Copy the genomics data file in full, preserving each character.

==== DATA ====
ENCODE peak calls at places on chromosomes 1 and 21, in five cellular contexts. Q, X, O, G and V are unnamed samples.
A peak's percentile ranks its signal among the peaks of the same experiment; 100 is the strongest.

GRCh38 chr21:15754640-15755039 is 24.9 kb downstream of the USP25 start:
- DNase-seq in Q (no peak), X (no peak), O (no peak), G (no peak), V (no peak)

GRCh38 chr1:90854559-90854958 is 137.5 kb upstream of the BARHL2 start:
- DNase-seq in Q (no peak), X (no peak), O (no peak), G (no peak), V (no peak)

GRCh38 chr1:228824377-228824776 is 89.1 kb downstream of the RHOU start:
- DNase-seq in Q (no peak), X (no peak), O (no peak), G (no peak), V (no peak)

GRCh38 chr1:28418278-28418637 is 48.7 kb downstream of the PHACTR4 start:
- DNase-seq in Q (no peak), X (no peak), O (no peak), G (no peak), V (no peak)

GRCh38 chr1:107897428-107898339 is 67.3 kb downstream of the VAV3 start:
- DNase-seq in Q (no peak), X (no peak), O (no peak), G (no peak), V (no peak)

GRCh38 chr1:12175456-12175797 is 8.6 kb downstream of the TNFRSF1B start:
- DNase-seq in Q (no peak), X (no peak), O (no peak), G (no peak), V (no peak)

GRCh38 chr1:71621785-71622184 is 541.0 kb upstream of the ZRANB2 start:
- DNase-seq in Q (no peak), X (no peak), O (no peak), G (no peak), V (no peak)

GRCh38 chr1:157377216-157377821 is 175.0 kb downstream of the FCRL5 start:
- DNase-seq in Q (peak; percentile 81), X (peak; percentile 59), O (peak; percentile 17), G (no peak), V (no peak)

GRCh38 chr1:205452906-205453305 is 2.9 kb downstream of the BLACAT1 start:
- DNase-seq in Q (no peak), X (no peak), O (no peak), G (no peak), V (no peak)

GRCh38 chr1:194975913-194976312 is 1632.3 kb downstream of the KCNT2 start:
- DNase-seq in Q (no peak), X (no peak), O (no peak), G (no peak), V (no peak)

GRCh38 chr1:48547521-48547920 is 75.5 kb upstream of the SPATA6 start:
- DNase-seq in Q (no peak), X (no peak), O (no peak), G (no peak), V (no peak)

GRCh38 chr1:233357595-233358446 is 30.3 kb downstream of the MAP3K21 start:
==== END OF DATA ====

ENCODE peak calls at places on chromosomes 1 and 21, in five cellular contexts. Q, X, O, G and V are unnamed samples.
A peak's percentile ranks its signal among the peaks of the same experiment; 100 is the strongest.

GRCh38 chr21:15754640-15755039 is 24.9 kb downstream of the USP25 start:
- DNase-seq in Q (no peak), X (no peak), O (no peak), G (no peak), V (no peak)

GRCh38 chr1:90854559-90854958 is 137.5 kb upstream of the BARHL2 start:
- DNase-seq in Q (no peak), X (no peak), O (no peak), G (no peak), V (no peak)

GRCh38 chr1:228824377-228824776 is 89.1 kb downstream of the RHOU start:
- DNase-seq in Q (no peak), X (no peak), O (no peak), G (no peak), V (no peak)

GRCh38 chr1:28418278-28418637 is 48.7 kb downstream of the PHACTR4 start:
- DNase-seq in Q (no peak), X (no peak), O (no peak), G (no peak), V (no peak)

GRCh38 chr1:107897428-107898339 is 67.3 kb downstream of the VAV3 start:
- DNase-seq in Q (no peak), X (no peak), O (no peak), G (no peak), V (no peak)

GRCh38 chr1:12175456-12175797 is 8.6 kb downstream of the TNFRSF1B start:
- DNase-seq in Q (no peak), X (no peak), O (no peak), G (no peak), V (no peak)

GRCh38 chr1:71621785-71622184 is 541.0 kb upstream of the ZRANB2 start:
- DNase-seq in Q (no peak), X (no peak), O (no peak), G (no peak), V (no peak)

GRCh38 chr1:157377216-157377821 is 175.0 kb downstream of the FCRL5 start:
- DNase-seq in Q (peak; percentile 81), X (peak; percentile 59), O (peak; percentile 17), G (no peak), V (no peak)

GRCh38 chr1:205452906-205453305 is 2.9 kb downstream of the BLACAT1 start:
- DNase-seq in Q (no peak), X (no peak), O (no peak), G (no peak), V (no peak)

GRCh38 chr1:194975913-194976312 is 1632.3 kb downstream of the KCNT2 start:
- DNase-seq in Q (no peak), X (no peak), O (no peak), G (no peak), V (no peak)

GRCh38 chr1:48547521-48547920 is 75.5 kb upstream of the SPATA6 start:
- DNase-seq in Q (no peak), X (no peak), O (no peak), G (no peak), V (no peak)

GRCh38 chr1:233357595-233358446 is 30.3 kb downstream of the MAP3K21 start: